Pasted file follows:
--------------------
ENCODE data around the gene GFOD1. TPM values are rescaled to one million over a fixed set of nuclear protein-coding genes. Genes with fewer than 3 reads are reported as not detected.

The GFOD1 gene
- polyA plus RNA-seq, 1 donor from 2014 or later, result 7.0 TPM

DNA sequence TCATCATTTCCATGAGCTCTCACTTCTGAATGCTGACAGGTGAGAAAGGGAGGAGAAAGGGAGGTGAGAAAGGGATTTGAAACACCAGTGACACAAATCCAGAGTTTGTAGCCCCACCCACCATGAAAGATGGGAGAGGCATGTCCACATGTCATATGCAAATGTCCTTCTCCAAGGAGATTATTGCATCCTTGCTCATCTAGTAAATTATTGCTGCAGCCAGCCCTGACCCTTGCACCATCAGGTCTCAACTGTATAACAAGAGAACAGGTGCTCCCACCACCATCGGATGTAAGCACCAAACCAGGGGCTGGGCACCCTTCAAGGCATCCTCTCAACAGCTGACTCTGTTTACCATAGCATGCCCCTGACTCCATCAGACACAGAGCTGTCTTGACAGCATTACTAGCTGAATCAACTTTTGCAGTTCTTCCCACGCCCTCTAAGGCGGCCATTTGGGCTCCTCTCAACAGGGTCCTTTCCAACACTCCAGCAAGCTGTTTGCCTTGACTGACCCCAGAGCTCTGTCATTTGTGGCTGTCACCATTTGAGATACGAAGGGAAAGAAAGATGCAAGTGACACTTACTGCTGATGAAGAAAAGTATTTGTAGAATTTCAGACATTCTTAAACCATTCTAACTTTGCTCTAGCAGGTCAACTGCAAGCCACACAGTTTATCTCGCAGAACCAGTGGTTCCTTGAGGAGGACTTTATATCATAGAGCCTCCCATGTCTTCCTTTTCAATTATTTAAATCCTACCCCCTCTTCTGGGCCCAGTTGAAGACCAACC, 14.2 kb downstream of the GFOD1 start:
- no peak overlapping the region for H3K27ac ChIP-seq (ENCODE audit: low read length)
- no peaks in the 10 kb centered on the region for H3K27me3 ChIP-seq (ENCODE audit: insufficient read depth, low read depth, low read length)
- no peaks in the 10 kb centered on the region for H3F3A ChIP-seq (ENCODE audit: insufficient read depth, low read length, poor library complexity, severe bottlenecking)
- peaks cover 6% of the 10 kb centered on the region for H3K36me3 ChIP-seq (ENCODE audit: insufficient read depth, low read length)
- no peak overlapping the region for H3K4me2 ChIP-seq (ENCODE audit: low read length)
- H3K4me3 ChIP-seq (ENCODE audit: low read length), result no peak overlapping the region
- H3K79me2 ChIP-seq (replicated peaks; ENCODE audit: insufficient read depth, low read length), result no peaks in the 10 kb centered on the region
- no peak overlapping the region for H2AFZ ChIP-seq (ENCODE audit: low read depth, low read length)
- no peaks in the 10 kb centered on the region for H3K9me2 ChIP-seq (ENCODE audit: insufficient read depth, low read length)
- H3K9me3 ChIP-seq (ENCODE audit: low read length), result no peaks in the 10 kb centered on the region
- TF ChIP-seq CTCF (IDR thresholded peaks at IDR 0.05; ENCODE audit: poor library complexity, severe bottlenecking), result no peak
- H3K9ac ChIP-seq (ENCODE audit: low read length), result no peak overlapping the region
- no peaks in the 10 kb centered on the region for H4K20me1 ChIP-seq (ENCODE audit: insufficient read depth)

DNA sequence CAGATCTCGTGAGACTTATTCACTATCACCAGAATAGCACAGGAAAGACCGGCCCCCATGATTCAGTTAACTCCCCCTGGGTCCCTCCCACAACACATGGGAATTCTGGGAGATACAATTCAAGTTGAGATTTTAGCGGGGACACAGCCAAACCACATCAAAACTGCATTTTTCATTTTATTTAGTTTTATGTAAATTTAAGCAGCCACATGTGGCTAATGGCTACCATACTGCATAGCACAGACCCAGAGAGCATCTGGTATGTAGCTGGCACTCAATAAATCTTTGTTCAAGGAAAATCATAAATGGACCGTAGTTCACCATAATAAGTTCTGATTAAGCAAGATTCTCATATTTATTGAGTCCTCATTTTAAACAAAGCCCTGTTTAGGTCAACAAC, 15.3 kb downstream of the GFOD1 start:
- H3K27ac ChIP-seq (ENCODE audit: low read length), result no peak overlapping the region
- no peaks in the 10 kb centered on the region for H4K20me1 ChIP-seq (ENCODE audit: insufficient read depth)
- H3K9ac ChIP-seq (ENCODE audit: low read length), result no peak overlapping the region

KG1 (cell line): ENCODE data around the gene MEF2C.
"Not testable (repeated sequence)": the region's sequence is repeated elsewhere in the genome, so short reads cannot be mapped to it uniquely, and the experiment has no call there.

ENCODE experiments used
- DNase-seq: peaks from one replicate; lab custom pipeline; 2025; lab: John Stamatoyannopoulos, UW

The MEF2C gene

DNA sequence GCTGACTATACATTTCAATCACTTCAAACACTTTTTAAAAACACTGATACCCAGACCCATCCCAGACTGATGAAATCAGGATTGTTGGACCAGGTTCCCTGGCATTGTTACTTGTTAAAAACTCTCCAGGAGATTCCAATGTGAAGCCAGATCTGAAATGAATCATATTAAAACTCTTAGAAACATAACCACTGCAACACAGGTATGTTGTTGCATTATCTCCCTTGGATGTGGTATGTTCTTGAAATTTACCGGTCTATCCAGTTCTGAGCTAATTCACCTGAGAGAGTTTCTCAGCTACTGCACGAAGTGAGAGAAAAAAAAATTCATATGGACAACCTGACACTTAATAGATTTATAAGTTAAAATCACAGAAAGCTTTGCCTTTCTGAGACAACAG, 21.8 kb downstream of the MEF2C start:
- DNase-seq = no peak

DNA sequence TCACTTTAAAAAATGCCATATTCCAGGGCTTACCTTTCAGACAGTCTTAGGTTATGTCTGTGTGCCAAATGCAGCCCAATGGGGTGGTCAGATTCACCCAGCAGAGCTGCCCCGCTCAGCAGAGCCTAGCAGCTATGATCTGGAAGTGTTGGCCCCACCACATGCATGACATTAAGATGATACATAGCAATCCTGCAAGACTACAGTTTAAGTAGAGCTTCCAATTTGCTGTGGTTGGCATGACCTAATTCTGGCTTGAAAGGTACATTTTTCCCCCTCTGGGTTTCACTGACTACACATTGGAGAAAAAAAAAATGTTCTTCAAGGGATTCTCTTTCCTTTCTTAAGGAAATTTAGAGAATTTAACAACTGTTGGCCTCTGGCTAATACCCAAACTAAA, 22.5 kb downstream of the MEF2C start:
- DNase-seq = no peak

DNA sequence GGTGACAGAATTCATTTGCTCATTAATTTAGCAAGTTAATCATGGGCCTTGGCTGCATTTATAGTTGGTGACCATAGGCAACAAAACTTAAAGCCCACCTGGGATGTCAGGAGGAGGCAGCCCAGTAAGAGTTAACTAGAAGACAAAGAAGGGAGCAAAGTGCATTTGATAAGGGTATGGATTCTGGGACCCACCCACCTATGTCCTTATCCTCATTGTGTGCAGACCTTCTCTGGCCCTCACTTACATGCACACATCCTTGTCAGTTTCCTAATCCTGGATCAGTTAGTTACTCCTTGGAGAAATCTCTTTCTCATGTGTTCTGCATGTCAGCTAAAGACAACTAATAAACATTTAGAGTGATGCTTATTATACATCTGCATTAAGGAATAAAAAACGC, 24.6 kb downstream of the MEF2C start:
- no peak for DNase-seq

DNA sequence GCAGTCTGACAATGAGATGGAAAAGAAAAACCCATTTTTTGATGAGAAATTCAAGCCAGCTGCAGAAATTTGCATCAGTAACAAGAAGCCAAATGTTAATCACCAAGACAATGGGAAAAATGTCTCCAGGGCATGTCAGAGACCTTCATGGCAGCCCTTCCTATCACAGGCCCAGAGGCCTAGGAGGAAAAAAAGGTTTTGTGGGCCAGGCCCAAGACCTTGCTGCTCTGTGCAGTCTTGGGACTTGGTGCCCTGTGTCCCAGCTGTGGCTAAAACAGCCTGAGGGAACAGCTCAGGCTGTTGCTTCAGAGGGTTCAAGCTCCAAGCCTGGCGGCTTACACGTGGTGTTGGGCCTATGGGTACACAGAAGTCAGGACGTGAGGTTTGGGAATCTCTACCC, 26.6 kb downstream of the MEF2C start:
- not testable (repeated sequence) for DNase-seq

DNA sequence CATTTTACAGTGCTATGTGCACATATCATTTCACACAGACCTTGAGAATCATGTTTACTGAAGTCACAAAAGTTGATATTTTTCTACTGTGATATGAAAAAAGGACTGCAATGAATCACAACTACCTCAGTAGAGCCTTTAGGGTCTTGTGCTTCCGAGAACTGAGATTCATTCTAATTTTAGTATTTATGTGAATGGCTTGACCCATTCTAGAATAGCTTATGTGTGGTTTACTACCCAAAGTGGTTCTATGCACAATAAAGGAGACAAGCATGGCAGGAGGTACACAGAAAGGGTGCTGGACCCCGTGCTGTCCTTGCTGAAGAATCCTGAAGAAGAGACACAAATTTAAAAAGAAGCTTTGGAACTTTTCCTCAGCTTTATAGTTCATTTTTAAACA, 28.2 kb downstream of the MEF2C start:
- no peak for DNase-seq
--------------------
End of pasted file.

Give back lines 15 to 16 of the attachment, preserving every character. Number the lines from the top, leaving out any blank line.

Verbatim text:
- TF ChIP-seq CTCF (IDR thresholded peaks at IDR 0.05; ENCODE audit: poor library complexity, severe bottlenecking), result no peak
- H3K9ac ChIP-seq (ENCODE audit: low read length), result no peak overlapping the region